Blog Archives

The exact age of a young lady

In the eighteenth century many works appeared on the market that were designed for "young ladies". Lately I have been wondering about the exact age of this specific readership. According to the oed, "until late in the 19th cent. girls at boarding schools were spoken of and addressed as young ladies", while Bottigheimer (2005:10) points out that "young gentlemen and ladies" "could be as young as thirteen or fourteen or as old as young people at the age of their independent entry into society". I, however, believe that the term was also used to refer to slightly younger girls. Please reply to this post if you know more about the topic. I look forward to hearing from you. 

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Jane Johnson’s Manuscript Nursery Library

While attending the Acts of Reading: Teachers, Texts and Childhood from the 18thc to the present day conference in Cambridge, I found out all about Jane Johnson and her nursery library. The Jane Johnson’s Manuscript nursery library consists of material devised by Jane (Russell) Johnson (1708-1759), wife of the Reverend Woolsey Johnson (1696-1756), between 1740 and 1759 for the instruction of her children. The materials consist of 438 items and are arranged in 24 groups. Included are alphabet, word and story cards, and secular and religous lesson cards, all hand-made. Some of the cards contain coloured illustrations and are decorated with multi-coloured Dutch paper. Set no.7 is of great interest since it has the largest group of materials. According to the Lilly Library, it includes "78 word chips denoting chiefly food products such as Ale, Almonds, Bacon, … , Veal, Water, Wild-fowl, housed in a small paper box decorated with playing card symbols cut from a Dutch-made paper".

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Captain Cook Schoolroom Museum

A reconstruction of a schoolroom of the early eighteenth century can be seen at the Captain Cook Schoolroom Museum in Great Ayton, North Yorkshire. For more information see the following website http://www.captaincookschoolroommuseum.co.uk/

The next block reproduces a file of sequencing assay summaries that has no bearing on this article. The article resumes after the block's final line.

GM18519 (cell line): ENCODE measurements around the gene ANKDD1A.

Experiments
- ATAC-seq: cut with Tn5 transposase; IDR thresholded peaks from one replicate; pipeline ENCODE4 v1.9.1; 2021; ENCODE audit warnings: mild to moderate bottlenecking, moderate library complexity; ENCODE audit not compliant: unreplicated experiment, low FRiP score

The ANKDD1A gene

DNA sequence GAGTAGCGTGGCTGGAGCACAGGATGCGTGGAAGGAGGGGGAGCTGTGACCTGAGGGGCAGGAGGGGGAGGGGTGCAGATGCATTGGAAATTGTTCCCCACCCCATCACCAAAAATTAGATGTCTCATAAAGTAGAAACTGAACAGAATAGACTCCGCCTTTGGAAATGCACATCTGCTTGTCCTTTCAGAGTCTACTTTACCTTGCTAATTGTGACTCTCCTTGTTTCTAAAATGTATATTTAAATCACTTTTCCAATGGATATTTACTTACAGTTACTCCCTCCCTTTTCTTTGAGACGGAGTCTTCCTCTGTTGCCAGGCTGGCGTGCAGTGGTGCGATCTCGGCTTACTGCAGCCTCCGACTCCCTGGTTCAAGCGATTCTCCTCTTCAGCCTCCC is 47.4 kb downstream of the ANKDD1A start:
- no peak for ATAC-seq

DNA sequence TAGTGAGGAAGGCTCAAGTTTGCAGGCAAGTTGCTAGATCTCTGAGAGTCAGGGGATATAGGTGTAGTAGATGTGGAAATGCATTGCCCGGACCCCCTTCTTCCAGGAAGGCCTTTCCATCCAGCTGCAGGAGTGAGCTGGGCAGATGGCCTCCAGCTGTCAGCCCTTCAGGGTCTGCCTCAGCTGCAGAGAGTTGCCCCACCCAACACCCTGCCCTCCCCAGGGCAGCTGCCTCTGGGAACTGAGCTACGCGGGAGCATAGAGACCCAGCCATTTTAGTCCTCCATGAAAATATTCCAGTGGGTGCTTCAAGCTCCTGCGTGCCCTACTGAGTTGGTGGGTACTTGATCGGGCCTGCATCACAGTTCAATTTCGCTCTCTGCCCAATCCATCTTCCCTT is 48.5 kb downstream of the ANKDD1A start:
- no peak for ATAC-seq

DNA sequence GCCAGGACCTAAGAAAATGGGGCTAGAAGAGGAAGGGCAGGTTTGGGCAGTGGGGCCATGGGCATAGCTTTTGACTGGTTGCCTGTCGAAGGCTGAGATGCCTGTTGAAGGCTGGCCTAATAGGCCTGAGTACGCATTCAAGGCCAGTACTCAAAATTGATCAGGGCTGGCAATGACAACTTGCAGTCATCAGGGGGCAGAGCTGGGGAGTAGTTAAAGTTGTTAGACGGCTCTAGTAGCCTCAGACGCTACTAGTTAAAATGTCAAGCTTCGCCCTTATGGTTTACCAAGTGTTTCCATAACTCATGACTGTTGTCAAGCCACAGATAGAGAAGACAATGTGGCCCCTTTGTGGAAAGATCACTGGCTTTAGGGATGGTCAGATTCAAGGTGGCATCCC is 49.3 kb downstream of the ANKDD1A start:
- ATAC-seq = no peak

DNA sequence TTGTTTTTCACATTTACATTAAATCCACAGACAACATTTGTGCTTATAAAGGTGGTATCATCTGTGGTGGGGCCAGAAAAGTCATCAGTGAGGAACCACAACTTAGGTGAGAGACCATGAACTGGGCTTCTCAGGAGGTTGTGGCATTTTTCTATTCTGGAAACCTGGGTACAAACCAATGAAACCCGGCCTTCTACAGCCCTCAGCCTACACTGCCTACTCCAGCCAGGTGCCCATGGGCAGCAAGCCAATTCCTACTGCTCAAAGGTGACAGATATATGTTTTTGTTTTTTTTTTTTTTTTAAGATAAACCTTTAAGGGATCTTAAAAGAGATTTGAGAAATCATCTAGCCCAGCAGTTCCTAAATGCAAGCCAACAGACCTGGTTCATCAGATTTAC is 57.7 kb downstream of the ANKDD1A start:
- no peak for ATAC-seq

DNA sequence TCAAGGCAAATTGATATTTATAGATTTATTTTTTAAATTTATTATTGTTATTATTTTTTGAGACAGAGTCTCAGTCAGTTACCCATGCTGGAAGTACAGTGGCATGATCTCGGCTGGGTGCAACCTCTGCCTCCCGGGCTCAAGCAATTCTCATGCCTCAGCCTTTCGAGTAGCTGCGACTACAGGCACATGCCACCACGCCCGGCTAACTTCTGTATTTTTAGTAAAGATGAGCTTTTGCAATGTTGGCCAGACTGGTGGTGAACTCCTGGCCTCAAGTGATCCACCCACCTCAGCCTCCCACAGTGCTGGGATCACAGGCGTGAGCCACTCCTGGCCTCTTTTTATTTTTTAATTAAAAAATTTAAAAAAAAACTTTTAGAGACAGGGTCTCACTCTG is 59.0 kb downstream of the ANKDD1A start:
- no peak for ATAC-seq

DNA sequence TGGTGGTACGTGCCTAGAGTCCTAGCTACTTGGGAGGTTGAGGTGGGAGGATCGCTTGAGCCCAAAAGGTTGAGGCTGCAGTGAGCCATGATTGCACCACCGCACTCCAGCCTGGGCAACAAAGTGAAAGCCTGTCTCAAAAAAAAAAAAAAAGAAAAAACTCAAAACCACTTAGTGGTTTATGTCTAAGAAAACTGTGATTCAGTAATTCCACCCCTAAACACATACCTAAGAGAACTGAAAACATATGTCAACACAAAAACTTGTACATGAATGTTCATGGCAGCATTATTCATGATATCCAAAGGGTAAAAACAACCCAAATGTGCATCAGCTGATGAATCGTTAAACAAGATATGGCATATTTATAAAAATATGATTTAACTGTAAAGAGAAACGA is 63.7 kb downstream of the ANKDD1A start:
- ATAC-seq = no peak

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Jane Austen and Lowth’s grammar-

In The Cambridge Encyclopedia of the English Language, David Chrystal states that "Jane Austen would have arrived at School (Abbey School, in Reading) at a time when Lowth’s Grammar was well established and a second generation of ‘young ladies’ was having its tenets instilled into them" (2001:77). Does anybody know whether or not Jane Austen studied Lowth’s A Short Introduction to English Grammar (1762)?

Hannah Glasse: The First Domestic Goddess

On Wednesday 31 January the documentary "Hannah Glasse: The First Domestic Goddess" was shown on BBC 2. Hannah Glasse (1708-1770) was the author of The Art of Cookery (1747), a cookery book which was reprinted 33 times within 50 years and which was the best-selling cookery book of the 18th century. Glasse’s cookery book included the first curry recipe published in Britain!For those of you who missed the documentary, have a look at the following website: http://www.bbc.co.uk/bbcfour/documentaries/features/hannah-glasse.shtml. If you have access to ECCO you can even have a look at this popular 18th century cookery book yourself.